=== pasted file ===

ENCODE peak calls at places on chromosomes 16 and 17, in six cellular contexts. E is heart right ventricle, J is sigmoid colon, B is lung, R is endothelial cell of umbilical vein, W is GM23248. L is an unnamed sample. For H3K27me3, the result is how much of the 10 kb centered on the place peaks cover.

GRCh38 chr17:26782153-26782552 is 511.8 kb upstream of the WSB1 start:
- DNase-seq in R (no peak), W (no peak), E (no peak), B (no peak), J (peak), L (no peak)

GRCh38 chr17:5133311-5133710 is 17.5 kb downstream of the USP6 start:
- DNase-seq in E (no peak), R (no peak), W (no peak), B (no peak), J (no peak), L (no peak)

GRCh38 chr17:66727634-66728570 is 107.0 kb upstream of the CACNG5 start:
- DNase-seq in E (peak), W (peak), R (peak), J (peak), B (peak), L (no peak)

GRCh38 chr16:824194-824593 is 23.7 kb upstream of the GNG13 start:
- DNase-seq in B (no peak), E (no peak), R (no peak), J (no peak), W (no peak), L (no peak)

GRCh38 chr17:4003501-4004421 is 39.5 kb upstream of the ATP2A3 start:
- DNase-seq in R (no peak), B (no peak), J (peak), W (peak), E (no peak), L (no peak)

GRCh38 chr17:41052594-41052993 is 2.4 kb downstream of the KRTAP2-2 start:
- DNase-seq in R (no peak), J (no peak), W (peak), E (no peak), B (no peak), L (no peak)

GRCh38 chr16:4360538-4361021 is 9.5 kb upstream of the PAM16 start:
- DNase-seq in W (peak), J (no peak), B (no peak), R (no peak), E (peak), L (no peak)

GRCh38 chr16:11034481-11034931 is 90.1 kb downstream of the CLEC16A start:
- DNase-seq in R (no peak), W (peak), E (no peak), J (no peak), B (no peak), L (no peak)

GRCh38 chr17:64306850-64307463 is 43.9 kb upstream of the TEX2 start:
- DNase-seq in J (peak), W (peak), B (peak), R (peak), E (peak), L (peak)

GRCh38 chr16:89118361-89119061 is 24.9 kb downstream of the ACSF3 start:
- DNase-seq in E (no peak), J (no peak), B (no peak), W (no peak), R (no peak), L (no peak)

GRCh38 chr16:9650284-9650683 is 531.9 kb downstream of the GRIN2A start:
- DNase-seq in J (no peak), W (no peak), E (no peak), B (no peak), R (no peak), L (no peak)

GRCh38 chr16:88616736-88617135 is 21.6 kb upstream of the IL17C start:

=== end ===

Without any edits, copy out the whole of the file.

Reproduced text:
ENCODE peak calls at places on chromosomes 16 and 17, in six cellular contexts. E is heart right ventricle, J is sigmoid colon, B is lung, R is endothelial cell of umbilical vein, W is GM23248. L is an unnamed sample. For H3K27me3, the result is how much of the 10 kb centered on the place peaks cover.

GRCh38 chr17:26782153-26782552 is 511.8 kb upstream of the WSB1 start:
- DNase-seq in R (no peak), W (no peak), E (no peak), B (no peak), J (peak), L (no peak)

GRCh38 chr17:5133311-5133710 is 17.5 kb downstream of the USP6 start:
- DNase-seq in E (no peak), R (no peak), W (no peak), B (no peak), J (no peak), L (no peak)

GRCh38 chr17:66727634-66728570 is 107.0 kb upstream of the CACNG5 start:
- DNase-seq in E (peak), W (peak), R (peak), J (peak), B (peak), L (no peak)

GRCh38 chr16:824194-824593 is 23.7 kb upstream of the GNG13 start:
- DNase-seq in B (no peak), E (no peak), R (no peak), J (no peak), W (no peak), L (no peak)

GRCh38 chr17:4003501-4004421 is 39.5 kb upstream of the ATP2A3 start:
- DNase-seq in R (no peak), B (no peak), J (peak), W (peak), E (no peak), L (no peak)

GRCh38 chr17:41052594-41052993 is 2.4 kb downstream of the KRTAP2-2 start:
- DNase-seq in R (no peak), J (no peak), W (peak), E (no peak), B (no peak), L (no peak)

GRCh38 chr16:4360538-4361021 is 9.5 kb upstream of the PAM16 start:
- DNase-seq in W (peak), J (no peak), B (no peak), R (no peak), E (peak), L (no peak)

GRCh38 chr16:11034481-11034931 is 90.1 kb downstream of the CLEC16A start:
- DNase-seq in R (no peak), W (peak), E (no peak), J (no peak), B (no peak), L (no peak)

GRCh38 chr17:64306850-64307463 is 43.9 kb upstream of the TEX2 start:
- DNase-seq in J (peak), W (peak), B (peak), R (peak), E (peak), L (peak)

GRCh38 chr16:89118361-89119061 is 24.9 kb downstream of the ACSF3 start:
- DNase-seq in E (no peak), J (no peak), B (no peak), W (no peak), R (no peak), L (no peak)

GRCh38 chr16:9650284-9650683 is 531.9 kb downstream of the GRIN2A start:
- DNase-seq in J (no peak), W (no peak), E (no peak), B (no peak), R (no peak), L (no peak)

GRCh38 chr16:88616736-88617135 is 21.6 kb upstream of the IL17C start: